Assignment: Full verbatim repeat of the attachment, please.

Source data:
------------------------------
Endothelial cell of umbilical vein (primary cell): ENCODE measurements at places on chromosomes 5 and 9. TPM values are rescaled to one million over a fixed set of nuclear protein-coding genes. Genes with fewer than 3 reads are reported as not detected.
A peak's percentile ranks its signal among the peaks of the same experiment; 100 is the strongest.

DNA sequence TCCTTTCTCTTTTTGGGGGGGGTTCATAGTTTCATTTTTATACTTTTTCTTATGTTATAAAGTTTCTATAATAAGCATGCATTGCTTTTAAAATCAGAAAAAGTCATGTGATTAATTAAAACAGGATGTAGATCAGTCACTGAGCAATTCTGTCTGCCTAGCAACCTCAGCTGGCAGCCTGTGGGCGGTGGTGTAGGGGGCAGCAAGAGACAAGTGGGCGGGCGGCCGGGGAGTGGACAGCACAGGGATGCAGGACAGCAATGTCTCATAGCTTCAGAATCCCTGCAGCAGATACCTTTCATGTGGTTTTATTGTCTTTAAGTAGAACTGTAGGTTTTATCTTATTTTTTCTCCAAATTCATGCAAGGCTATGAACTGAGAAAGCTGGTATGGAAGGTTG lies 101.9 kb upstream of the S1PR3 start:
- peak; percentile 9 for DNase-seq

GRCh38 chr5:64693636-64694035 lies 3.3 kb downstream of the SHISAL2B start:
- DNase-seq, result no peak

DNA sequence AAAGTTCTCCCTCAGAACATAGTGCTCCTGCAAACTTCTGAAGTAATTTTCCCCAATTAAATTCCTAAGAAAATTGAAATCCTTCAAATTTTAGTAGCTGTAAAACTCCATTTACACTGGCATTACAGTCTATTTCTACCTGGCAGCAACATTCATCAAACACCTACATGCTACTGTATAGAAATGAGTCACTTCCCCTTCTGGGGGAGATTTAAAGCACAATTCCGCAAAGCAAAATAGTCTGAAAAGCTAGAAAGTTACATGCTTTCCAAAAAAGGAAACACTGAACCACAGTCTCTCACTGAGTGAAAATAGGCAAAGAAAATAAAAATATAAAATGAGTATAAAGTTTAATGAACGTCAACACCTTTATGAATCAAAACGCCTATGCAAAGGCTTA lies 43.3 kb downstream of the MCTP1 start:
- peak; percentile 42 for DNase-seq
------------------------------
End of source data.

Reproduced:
Endothelial cell of umbilical vein (primary cell): ENCODE measurements at places on chromosomes 5 and 9. TPM values are rescaled to one million over a fixed set of nuclear protein-coding genes. Genes with fewer than 3 reads are reported as not detected.
A peak's percentile ranks its signal among the peaks of the same experiment; 100 is the strongest.

DNA sequence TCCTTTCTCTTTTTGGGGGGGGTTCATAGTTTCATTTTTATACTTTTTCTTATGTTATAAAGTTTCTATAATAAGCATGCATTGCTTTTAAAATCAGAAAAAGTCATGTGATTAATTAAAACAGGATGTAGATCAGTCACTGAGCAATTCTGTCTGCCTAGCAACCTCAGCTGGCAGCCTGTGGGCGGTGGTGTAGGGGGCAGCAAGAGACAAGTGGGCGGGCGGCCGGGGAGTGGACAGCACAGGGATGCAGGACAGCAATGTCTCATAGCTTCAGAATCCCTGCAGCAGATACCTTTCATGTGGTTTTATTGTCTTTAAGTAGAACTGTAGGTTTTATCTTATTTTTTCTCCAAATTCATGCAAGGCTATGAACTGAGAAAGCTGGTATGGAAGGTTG lies 101.9 kb upstream of the S1PR3 start:
- peak; percentile 9 for DNase-seq

GRCh38 chr5:64693636-64694035 lies 3.3 kb downstream of the SHISAL2B start:
- DNase-seq, result no peak

DNA sequence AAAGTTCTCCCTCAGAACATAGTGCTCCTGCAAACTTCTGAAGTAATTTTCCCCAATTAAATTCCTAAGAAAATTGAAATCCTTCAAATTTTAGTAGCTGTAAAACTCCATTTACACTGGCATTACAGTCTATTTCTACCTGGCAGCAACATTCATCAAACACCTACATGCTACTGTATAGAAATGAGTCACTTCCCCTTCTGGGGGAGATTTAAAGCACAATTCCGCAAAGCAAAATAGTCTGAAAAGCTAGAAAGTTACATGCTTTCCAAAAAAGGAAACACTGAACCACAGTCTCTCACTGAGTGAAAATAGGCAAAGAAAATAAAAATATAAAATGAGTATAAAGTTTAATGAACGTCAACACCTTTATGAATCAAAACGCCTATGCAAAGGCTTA lies 43.3 kb downstream of the MCTP1 start:
- peak; percentile 42 for DNase-seq